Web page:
been a privilege to have known you.

  4. Kathy-Thank you so much for sharing your story, you are a beautiful writer. You have been through so much and I was truly moved to read about it. I like your message about living in the present and I think that is a great lesson so many of us forget about. I hope you spend every day living in the present and enjoying every minute of it and do what makes you happy.
    -Janet Bolante

  5. this was hard to read, but very gracefully written.loosing freinds and family is always hard, but i've also learned by walking along side them, that it isn't something to be afraid of. praying that you continue to have peace and be comforted.

  6. Kathy--You are my inspiration and one reason I am much less afraid of this cancer and what it can do to me. I hope you know this--and how we all feel about you in our ACC community. I know you didn't sign up to be our "comforter" but you are mine and MANY others. I certainly hope this is not your last blog, but if it is, know that it changed me for the better. I pray for peace, calm, and rest for you when you are ready. Blessings, my friend.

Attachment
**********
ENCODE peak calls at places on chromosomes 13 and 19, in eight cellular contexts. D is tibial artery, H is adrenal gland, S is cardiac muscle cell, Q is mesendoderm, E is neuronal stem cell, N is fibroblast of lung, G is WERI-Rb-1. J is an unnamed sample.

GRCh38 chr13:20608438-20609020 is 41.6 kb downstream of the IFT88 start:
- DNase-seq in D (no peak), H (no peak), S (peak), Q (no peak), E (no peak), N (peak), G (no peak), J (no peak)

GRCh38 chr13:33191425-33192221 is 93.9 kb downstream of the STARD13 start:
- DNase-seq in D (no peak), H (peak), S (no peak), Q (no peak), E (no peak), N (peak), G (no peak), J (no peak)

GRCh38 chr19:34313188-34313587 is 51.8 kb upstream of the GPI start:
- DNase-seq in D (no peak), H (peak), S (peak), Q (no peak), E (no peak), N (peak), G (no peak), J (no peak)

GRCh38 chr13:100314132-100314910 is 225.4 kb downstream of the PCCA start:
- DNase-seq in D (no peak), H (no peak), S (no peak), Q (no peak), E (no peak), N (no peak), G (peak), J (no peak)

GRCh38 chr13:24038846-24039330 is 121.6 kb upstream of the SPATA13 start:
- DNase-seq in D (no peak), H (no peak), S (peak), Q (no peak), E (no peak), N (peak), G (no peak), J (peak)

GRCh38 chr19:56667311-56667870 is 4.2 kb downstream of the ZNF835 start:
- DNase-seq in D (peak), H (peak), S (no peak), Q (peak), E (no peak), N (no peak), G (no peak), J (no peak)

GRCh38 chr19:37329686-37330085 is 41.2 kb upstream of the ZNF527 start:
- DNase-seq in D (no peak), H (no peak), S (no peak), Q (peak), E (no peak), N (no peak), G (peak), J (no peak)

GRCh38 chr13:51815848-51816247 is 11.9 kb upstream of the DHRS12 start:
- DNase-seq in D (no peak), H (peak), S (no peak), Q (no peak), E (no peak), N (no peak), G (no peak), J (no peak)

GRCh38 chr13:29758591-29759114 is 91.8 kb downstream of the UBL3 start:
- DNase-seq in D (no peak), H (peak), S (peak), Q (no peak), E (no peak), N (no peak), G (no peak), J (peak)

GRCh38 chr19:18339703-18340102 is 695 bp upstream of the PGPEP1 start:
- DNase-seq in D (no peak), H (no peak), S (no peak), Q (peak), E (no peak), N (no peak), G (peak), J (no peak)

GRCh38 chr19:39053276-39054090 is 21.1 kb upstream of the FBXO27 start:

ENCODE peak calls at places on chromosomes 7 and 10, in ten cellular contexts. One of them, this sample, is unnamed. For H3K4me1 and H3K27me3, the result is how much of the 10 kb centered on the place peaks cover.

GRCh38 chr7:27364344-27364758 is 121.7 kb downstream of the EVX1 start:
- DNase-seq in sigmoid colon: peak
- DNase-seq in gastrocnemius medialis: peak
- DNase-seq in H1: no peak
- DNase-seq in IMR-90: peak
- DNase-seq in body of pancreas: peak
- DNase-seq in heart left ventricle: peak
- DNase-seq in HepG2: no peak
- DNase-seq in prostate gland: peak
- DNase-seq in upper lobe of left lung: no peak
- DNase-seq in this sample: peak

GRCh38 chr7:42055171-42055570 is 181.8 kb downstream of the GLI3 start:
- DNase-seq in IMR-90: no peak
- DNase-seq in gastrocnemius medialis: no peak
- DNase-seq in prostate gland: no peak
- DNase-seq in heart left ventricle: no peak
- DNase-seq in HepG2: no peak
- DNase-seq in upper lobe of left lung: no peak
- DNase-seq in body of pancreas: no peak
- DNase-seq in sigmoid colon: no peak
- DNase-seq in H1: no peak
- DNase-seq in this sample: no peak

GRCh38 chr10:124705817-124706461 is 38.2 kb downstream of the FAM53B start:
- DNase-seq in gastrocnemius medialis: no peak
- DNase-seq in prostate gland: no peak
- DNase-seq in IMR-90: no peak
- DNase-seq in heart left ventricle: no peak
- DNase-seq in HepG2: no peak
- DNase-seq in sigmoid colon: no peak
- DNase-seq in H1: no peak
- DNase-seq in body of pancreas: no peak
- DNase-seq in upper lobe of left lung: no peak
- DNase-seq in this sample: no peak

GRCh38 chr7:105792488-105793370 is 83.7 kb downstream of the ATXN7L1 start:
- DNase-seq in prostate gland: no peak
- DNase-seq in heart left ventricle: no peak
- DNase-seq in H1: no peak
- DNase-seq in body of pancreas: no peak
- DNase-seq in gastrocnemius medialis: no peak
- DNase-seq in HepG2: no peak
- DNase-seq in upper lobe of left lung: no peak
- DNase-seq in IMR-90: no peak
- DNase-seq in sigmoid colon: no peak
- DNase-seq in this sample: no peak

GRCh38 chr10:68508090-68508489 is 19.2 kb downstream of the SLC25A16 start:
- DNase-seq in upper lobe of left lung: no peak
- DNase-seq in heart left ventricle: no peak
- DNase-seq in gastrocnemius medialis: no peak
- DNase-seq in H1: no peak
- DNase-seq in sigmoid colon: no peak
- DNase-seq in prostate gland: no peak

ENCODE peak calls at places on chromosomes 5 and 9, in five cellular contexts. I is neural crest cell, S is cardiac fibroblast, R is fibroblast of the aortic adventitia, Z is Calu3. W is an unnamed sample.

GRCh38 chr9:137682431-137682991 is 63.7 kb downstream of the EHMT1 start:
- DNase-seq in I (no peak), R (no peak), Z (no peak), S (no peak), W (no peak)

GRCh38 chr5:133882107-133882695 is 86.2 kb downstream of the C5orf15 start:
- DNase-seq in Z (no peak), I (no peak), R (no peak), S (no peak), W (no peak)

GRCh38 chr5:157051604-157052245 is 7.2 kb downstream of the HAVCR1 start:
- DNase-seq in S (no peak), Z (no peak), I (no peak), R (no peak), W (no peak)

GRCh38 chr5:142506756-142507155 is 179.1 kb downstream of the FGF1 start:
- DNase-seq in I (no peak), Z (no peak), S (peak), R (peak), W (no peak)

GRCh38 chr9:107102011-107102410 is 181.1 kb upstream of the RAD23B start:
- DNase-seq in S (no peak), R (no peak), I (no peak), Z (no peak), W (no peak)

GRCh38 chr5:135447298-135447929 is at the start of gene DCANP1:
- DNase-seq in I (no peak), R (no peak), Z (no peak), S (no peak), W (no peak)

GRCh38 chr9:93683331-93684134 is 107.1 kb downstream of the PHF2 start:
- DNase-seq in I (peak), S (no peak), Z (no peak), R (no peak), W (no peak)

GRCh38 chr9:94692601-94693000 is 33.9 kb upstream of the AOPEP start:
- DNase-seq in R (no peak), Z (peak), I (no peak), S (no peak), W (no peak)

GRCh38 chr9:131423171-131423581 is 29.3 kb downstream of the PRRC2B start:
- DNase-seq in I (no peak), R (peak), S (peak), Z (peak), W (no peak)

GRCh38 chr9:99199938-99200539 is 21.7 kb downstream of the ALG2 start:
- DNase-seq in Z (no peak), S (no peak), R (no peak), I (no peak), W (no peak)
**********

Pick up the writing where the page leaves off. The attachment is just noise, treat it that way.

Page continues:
7. I wish you peace at whatever life and the afterlife brings takes great courage to battle cancer, and a greater courage to know when you have had enough....sweet blessings to you!

  8. Hi, Kathy. I fondly recall talking to you at LS about your desire to spread word about your form of cancer and reading the op-ed you wrote about it. I've thought of you often in the days since we both left the firm and always look forward to reading your blog posts. Your optimistic yet realistic take on cancer has been inspiring to me - and this post is no different. I wish you much peace as you ride out this last chapter, and please take heart in knowing that your story has touched many, many people. Thank you.

  9. Dear Kathy, hopefully you will be able to write more in your blog. And please make sure your blog will be available in the future for upcoming generations of ACC patients! I guess this would be a nice heritage. And may your wish come true regarding D. Trump. You probably have 600 million followers in Europe ��

  10. Dear Kathy, you are a remarkable person. I have been amazed by you though out our friendship with your ability to navigate this world. I have been inspired by your example of when and how to fight and, now, how to gracefully surrender and accept. Know that you have left an indelible mark on others in this life. Godspeed my dear friend. Eliza (Arf!)